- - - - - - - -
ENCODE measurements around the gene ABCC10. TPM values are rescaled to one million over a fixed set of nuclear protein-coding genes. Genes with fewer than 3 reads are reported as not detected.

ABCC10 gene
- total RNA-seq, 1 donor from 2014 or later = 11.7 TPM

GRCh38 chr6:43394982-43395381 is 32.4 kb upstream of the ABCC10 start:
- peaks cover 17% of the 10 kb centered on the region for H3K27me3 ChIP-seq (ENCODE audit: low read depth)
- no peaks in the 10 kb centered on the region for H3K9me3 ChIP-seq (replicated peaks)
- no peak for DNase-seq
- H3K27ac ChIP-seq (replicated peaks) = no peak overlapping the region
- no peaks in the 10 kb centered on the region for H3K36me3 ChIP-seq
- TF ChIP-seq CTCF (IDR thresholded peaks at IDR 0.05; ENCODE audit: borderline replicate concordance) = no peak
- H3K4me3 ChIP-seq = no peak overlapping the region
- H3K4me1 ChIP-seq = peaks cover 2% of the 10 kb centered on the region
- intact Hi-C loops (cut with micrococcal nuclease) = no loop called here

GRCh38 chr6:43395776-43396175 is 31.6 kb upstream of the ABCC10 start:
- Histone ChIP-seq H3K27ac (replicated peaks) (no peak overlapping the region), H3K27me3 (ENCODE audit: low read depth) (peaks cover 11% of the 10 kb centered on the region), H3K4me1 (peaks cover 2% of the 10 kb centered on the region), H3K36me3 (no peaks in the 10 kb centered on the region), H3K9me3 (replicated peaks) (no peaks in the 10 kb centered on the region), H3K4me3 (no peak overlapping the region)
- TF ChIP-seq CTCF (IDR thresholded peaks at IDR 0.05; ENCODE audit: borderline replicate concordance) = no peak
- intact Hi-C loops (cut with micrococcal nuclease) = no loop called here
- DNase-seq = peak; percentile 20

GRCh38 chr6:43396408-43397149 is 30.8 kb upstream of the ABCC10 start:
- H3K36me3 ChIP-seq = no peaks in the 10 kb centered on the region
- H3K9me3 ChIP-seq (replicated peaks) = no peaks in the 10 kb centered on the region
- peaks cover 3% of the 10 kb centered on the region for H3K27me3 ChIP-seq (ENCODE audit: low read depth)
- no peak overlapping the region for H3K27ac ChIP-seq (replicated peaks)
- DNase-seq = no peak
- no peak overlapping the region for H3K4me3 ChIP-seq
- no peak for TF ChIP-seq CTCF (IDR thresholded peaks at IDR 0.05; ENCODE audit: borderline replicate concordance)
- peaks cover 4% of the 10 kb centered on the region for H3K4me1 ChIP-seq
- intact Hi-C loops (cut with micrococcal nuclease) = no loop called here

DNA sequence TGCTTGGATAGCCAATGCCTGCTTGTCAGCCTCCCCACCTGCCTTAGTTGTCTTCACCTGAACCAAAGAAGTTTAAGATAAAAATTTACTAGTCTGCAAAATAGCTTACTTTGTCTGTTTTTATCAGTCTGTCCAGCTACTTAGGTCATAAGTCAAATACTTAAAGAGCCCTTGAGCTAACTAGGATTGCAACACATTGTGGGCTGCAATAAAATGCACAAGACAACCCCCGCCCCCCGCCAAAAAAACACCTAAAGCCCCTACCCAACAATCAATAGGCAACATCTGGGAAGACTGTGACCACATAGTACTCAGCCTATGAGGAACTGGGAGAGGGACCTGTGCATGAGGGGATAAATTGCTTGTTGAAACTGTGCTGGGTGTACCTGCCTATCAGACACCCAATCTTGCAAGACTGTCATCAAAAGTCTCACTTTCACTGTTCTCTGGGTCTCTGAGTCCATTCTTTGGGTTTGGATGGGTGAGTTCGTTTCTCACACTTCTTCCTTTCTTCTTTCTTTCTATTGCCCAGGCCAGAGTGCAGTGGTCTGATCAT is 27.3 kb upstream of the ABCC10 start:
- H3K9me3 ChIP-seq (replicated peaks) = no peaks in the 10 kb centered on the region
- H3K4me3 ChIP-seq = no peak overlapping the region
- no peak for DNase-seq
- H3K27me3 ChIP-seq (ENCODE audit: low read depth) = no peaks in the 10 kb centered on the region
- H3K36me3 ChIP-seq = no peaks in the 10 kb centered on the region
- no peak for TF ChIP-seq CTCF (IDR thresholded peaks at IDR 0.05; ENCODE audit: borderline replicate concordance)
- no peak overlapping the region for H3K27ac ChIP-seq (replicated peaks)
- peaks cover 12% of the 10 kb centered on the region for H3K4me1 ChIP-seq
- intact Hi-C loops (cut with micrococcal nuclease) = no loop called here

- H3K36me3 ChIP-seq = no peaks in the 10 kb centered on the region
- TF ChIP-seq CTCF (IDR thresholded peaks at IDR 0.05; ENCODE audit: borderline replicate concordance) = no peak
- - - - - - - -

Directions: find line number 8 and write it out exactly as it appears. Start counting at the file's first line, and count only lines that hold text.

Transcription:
- H3K27ac ChIP-seq (replicated peaks) = no peak overlapping the region